The Role of Enslaved Women

1682 Words7 Pages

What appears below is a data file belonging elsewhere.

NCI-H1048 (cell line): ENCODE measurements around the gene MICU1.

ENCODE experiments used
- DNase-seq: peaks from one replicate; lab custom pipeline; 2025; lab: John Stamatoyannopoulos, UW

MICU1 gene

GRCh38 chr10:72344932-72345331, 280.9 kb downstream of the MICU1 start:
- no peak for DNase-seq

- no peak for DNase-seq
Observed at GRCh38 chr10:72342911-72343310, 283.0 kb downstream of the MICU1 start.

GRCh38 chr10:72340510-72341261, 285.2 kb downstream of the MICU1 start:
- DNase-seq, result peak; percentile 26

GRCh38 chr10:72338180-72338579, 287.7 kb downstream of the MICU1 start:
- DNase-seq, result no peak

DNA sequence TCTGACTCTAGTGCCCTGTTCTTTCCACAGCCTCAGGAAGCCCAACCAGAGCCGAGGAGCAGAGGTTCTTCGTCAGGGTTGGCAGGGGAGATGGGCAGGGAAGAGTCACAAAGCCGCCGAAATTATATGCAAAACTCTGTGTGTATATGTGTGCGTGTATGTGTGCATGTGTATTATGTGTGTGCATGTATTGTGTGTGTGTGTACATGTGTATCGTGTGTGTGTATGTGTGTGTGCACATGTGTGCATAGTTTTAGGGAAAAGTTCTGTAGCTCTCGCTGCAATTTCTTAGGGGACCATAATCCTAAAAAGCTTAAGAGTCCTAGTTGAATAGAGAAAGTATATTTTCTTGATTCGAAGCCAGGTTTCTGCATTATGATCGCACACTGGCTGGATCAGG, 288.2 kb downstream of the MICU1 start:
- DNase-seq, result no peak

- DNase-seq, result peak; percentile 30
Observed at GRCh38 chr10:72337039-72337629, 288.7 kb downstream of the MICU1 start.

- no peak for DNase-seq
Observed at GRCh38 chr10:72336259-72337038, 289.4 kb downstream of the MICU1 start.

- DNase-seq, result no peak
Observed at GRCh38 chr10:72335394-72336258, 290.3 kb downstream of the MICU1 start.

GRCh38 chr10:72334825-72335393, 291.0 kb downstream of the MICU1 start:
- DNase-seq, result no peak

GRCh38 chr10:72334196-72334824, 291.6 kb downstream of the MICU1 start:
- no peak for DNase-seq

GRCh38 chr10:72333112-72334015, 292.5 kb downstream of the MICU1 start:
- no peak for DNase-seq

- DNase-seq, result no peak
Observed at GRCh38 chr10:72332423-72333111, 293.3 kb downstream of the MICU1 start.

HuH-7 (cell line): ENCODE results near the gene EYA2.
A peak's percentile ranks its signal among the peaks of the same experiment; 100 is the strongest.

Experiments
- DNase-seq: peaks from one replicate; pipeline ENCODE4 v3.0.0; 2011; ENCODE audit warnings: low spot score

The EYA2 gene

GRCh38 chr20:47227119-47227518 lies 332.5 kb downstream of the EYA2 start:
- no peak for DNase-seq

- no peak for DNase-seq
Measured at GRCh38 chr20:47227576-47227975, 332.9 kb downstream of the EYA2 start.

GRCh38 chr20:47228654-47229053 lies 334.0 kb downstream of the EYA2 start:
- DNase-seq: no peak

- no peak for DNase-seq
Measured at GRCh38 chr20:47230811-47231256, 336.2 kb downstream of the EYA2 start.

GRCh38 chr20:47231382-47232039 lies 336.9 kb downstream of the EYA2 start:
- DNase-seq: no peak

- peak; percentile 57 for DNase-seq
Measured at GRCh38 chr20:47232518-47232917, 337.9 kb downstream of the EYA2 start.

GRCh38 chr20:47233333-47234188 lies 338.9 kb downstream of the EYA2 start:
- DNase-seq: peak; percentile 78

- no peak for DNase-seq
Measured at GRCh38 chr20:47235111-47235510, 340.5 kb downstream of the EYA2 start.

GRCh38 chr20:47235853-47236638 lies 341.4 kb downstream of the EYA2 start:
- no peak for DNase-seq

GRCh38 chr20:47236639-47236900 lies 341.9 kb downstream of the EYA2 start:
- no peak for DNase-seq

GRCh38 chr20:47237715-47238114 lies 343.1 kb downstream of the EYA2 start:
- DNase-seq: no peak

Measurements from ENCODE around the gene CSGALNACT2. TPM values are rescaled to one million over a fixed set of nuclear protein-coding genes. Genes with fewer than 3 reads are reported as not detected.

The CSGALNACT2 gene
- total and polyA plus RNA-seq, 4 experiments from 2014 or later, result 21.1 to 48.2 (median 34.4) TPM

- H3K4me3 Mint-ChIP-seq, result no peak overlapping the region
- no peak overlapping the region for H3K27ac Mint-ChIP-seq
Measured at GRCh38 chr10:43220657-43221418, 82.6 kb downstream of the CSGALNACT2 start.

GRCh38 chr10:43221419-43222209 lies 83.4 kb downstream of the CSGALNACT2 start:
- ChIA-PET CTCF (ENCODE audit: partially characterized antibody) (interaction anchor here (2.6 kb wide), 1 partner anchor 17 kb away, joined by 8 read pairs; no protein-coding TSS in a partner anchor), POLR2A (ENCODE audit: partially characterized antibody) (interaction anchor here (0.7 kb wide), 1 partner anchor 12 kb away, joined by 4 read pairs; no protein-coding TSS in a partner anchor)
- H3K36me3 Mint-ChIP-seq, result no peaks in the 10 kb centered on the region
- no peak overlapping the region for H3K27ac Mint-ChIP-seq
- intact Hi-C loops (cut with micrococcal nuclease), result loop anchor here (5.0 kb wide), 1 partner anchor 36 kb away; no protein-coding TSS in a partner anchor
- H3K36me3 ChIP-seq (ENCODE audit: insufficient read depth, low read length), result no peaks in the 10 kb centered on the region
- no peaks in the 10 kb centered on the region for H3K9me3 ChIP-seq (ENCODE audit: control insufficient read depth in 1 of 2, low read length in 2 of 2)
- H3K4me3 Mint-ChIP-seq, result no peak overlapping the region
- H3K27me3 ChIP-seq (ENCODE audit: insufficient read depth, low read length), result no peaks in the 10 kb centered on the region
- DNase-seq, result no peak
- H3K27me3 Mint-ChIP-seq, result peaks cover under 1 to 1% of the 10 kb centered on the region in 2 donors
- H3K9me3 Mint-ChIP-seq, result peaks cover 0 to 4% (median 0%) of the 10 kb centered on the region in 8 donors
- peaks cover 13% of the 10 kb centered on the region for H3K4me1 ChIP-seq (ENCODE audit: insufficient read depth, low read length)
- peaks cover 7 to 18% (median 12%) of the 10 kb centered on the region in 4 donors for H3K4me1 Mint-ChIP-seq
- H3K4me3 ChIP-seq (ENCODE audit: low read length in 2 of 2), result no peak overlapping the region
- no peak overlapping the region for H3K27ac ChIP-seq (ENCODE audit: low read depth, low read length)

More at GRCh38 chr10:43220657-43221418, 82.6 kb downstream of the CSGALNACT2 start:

Often when the history of slavery is studied the argument is over whose history is being told. This debate rarely goes beyond whether it is the history as written by or about the white or black involvement. There is often an assumed male history. History books mainly reflect the involvement of men. The abolitionists (Clarkson and Wilberforce), the Slave traders (Canot) and the enslaved (Equaino). In portrayal of enslaved people, men appear more frequently. In the movie Amistad it is told from the point of view of Cinque; in the TV series Roots it follows Kunta Kinte. This male dominated history fails to acknowledge, belittles and devalues the role of women at all levels of slavery. What about the female slave traders, slave owners, enslaved females, female rebels and abolitionists? Are they really invisible? This essay will assess the role of women in the resistance against Caribbean enslavement. First, there will be a definition of the operational definitions in the paper. The Merriam-Webster Dictionary 2012 defines role as a function or part performed especially in a particular operation or process (Merriam Webster, 2012). Resistance may be defined as the refusal to accept or comply with something; the attempt to prevent something by action or argument (Merriam-Webster, 2012) and enslavement means the state of being a slave. Essentially, this essay will look at the function or part women played in trying to prevent or their refusal to accept their state of being slaves. Enslaved women went to great extents to secure their freedom. They contributed to the liberation of their families and the wider enslaved community. Slavery was a system that was passed on at birth to the next generation of the enslaved. Children of enslaved women inherited their slavery. The White female could not be allowed to produce an enslaved child, whether Black or white. This could
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